Before the pandemic, I frequently noticed that when educators established expectations, children understood how these expectations applied to their classroom but they often did not understand that these expectations also applied to the cafeteria, the playground, or the school bus. To address this, we created a bridge for children, asking questions such as “If our rule says to be kind, how will you be kind to all in the cafeteria?”
Children need this type of explicit instruction for each new setting. For example, when a class of children who have been learning in school are suddenly sent home to learn virtually, they will need guidance. Questions to discuss include “How were our rules working for us in school? How might we make changes to help everyone feel comfortable and safe as we learn virtually?” Even if the learning environment has not been altered recently, having such bridge discussions now will benefit students should they need to go to a hybrid or virtual learning situation.
We need these bridges even when we make small changes within the learning environment. For example, when we teach a new virtual math game, it’s important to introduce it and then add, “Our rule says that we will treat others kindly. How might you be kind to your partner today as you play the fraction game?”
No matter how carefully we set our students up for success, they are sure to try out all sorts of stress-related misbehaviors. Our job as educators is to figure out where these misbehaviors are coming from and how to respond to them in positive and supportive ways.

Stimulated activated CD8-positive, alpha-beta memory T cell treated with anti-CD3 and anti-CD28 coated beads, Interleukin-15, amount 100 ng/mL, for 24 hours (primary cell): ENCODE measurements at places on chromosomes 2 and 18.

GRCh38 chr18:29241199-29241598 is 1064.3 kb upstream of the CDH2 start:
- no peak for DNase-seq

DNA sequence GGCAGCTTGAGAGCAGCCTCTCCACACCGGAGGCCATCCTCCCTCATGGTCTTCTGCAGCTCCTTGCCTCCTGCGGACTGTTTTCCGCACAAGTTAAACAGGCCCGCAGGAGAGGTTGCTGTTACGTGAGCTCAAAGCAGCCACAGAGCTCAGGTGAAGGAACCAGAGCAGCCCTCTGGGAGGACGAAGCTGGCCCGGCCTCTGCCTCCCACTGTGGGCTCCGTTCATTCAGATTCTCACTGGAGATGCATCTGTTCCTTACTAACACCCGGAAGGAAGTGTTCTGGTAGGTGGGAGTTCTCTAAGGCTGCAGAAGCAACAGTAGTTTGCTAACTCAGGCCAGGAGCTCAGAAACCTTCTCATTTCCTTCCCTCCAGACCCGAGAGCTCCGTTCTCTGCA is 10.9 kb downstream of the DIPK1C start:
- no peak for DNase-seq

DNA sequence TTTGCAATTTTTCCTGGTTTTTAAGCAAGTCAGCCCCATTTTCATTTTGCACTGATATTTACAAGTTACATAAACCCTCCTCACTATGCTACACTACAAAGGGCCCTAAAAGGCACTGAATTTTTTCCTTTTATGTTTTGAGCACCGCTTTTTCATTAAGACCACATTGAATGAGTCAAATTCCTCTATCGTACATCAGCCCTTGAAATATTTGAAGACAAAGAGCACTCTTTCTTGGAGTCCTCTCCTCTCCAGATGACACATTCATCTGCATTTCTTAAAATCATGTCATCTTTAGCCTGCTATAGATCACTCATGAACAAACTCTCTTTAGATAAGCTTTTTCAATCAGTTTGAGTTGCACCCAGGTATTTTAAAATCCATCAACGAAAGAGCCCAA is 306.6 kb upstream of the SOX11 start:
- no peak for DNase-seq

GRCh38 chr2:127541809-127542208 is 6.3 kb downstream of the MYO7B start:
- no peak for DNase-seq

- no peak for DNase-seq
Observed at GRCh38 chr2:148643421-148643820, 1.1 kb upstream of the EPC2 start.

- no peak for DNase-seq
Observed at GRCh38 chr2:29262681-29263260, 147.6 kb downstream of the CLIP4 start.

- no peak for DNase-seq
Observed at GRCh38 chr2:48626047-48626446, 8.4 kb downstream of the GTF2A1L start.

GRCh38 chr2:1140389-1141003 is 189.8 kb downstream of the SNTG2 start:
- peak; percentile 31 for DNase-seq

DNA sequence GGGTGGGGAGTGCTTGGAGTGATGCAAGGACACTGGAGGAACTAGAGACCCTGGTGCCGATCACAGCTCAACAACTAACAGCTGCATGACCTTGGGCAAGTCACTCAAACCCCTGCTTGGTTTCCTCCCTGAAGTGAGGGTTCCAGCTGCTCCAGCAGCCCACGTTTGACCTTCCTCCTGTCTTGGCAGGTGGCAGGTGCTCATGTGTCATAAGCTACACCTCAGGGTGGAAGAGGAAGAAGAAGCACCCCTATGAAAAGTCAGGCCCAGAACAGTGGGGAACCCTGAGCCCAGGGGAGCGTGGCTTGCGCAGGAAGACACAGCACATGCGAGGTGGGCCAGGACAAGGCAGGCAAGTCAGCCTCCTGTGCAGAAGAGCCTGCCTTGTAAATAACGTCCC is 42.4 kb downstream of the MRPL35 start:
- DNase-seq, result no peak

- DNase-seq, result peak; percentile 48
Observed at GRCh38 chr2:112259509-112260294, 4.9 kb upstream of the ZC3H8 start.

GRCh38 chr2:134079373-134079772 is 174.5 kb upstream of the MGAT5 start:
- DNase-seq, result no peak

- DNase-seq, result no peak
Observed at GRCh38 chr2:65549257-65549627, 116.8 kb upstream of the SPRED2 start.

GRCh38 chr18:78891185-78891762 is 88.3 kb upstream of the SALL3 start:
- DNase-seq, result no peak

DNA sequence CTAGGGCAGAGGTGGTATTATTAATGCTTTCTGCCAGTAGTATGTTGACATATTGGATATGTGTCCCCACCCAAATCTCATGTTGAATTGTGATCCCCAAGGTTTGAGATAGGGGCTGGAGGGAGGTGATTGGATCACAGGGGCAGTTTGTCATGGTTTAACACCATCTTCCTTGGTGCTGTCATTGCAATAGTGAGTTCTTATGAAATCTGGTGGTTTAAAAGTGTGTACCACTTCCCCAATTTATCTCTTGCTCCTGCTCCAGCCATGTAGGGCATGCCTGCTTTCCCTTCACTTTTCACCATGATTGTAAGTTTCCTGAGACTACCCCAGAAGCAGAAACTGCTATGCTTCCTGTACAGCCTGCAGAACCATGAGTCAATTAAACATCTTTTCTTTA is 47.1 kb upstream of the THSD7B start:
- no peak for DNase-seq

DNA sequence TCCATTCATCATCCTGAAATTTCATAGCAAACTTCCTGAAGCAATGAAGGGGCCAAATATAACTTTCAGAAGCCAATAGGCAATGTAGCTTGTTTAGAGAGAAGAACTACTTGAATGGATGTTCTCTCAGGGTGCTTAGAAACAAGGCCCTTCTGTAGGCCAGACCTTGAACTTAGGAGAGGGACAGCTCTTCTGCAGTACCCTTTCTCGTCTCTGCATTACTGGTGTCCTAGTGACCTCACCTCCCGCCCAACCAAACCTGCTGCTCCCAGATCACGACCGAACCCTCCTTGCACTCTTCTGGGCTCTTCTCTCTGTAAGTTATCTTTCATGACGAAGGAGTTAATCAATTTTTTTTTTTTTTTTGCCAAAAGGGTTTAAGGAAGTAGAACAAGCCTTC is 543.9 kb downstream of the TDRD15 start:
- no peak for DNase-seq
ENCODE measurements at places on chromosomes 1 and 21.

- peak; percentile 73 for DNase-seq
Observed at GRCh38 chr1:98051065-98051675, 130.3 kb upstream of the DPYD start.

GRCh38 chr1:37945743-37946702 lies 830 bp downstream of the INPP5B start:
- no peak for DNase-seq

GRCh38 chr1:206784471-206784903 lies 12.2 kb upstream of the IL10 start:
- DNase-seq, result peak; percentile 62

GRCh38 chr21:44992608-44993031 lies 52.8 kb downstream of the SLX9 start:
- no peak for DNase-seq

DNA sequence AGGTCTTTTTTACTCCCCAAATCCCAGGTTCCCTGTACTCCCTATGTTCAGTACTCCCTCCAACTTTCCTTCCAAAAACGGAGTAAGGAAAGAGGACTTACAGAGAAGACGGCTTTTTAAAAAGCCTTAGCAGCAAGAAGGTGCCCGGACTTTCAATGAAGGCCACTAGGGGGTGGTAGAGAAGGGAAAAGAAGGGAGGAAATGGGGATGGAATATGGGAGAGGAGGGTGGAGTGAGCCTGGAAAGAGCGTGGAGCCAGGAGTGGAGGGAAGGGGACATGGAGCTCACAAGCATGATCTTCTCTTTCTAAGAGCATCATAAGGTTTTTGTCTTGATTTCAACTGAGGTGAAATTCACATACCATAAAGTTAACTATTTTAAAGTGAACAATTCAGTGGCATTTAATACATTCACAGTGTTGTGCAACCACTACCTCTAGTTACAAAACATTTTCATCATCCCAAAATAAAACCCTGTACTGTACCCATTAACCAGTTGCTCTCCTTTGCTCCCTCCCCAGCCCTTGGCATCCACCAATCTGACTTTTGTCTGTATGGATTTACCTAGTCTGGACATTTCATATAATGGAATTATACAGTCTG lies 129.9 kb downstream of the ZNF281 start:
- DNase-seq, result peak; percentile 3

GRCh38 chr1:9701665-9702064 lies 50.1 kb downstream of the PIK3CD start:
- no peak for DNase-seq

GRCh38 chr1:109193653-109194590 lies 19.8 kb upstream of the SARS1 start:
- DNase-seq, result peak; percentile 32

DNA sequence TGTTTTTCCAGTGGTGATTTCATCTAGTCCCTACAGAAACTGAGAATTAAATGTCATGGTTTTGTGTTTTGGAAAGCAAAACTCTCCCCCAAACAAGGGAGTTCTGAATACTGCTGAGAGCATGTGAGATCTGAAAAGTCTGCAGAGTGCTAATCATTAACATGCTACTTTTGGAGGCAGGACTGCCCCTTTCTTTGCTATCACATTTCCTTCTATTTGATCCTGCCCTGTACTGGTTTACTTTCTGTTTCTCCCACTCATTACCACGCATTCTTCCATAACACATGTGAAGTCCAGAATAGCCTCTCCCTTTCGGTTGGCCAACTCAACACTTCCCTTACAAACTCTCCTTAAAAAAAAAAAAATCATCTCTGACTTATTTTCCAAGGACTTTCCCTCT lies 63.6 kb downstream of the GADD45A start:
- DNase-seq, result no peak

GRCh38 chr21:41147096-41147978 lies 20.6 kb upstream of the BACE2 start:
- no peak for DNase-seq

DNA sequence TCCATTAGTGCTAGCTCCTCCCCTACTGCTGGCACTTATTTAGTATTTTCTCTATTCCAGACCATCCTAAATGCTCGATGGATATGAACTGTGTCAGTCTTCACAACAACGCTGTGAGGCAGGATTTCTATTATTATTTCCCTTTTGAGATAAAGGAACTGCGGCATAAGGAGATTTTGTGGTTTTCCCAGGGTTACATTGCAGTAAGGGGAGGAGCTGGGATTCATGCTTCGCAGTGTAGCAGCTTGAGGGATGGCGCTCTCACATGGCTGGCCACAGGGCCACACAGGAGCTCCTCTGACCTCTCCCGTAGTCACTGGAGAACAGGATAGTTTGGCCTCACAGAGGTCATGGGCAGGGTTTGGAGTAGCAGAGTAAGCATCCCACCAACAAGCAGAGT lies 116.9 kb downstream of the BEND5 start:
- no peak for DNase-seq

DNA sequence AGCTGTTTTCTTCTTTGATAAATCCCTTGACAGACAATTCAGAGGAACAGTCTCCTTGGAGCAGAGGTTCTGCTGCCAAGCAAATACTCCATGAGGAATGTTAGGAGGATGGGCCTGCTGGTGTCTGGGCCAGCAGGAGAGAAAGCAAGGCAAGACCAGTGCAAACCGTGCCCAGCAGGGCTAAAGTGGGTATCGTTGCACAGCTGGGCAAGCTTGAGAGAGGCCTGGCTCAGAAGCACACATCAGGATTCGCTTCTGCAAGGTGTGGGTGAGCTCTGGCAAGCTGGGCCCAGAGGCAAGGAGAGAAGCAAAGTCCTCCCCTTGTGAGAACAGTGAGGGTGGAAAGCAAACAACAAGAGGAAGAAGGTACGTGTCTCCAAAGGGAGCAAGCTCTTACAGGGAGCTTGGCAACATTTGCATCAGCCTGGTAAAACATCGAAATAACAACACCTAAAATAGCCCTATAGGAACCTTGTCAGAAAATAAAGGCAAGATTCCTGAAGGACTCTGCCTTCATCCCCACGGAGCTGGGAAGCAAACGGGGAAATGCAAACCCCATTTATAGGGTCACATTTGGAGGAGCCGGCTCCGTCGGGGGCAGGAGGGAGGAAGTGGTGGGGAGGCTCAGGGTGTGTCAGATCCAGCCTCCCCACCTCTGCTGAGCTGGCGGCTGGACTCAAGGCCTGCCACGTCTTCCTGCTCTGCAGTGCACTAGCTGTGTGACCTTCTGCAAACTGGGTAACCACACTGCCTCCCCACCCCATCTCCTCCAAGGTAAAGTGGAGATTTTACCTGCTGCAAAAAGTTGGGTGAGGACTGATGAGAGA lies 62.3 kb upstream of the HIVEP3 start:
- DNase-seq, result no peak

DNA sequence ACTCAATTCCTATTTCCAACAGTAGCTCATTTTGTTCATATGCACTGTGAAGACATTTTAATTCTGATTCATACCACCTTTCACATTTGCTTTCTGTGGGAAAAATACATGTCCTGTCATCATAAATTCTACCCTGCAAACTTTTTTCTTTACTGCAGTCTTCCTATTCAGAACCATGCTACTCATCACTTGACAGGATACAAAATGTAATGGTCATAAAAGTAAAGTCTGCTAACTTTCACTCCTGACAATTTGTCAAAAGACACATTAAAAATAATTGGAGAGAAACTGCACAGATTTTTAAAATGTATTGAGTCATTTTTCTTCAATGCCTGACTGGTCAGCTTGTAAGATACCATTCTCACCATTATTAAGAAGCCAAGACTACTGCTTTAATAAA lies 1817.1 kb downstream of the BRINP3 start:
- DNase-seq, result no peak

Mr. Hernandez notices that one of his third-grade students, James, often has his camera turned off during virtual direct instruction. Mr. Hernandez wonders if this might be a sign of disengagement. He decides to try more partner chats in the chat room and small groups in breakout rooms to make his lessons more engaging. The students enjoy these efforts toward engagement but James still has his camera turned off.
Mr. Hernandez wonders what other reasons James might have for keeping his camera off. Perhaps James is embarrassed that his classmates are viewing his apartment or his family. Mr. Hernandez reflects on what adults do on virtual platforms when they don’t want others to take a look at their homes; they use a virtual background. Mr. Hernandez teaches using a virtual platform that has a background option. He takes some photos of places that his students might miss while staying at home—the façade of their school, the playground, and the nearby park—and sends the photos to his students. He adds some high-interest curricular pictures as well such as pictures of the planets. Then he teaches a lesson on how to set up your virtual background. James responds happily and begins to use the façade of the school as his go-to background.